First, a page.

1968: The Election that Changed America

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Ivan R. Dee, 2010 - History - 163 pages
The race for the White House in 1968 was a watershed event in American politics. In this brilliantly succinct narrative analysis, Lewis Gould shows how the events of that tumultuous year changed the way Americans felt about politics and their national leaders; how Republicans used the skills they brought to Richard Nixon's campaign to create a generation-long ascendancy in presidential politics; and how Democrats, divided and torn after 1968, emerged as only crippled challengers for the White House throughout most of the years until the early twenty-first century.

Bitterness over racial issues and the Vietnam War that marked the 1968 election continued to shape national affairs and to rile American society for years afterward. And the election accelerated an erosion of confidence in American institutions that has not yet reached a conclusion. In his lucid account, Mr. Gould emphasizes the importance of race as the campaign's key issue and examines the now infamous "October surprises" of Lyndon Johnson and Richard Nixon as he describes the extraordinary events of what Eugene McCarthy later called the "Hard Year."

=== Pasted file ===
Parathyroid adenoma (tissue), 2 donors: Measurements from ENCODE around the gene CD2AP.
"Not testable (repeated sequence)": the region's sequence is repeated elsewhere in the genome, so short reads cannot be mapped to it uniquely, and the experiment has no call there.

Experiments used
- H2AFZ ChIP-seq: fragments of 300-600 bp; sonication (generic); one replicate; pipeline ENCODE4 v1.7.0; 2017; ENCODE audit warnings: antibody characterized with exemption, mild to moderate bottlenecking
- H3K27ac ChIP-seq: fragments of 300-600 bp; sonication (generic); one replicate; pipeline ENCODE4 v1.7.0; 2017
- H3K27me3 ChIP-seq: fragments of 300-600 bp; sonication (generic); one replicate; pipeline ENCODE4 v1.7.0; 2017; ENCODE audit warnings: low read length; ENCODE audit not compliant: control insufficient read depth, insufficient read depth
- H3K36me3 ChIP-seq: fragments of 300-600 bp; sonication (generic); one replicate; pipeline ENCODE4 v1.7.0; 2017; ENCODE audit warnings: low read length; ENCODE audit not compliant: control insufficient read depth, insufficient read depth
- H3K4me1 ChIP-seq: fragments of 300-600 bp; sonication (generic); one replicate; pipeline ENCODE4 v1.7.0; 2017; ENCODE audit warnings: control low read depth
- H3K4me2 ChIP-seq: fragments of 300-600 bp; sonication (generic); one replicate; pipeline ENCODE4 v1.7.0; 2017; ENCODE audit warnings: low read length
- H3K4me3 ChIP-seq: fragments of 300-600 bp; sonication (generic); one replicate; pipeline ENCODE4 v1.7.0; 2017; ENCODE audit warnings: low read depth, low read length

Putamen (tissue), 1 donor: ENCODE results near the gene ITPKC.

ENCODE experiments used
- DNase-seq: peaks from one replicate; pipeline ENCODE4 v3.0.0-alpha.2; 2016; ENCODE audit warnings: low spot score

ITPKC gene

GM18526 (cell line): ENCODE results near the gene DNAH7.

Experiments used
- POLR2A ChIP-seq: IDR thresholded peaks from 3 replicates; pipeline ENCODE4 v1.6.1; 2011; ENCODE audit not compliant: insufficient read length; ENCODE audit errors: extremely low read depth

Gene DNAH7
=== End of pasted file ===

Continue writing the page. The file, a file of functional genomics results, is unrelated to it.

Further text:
"Succinct yet remarkably thorough."ųJournal of Southern History

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1968: the election that changed America

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As the torch has been passed to the first president of the Vietnam-baby-boomer generation, Univ. of Texas historian Gould has provided in his analysis of the 1968 presidential election an explanation ... Read full review

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About the author (2010)

Lewis L. Gould is emeritus professor of history at the University of Texas at Austin. His books include The Modern American Presidency; The Most Exclusive Club: A History of the Modern United States Senate; American First Ladies; and Grand Old Party: A History of the Republicans. He lives in Austin, Texas.

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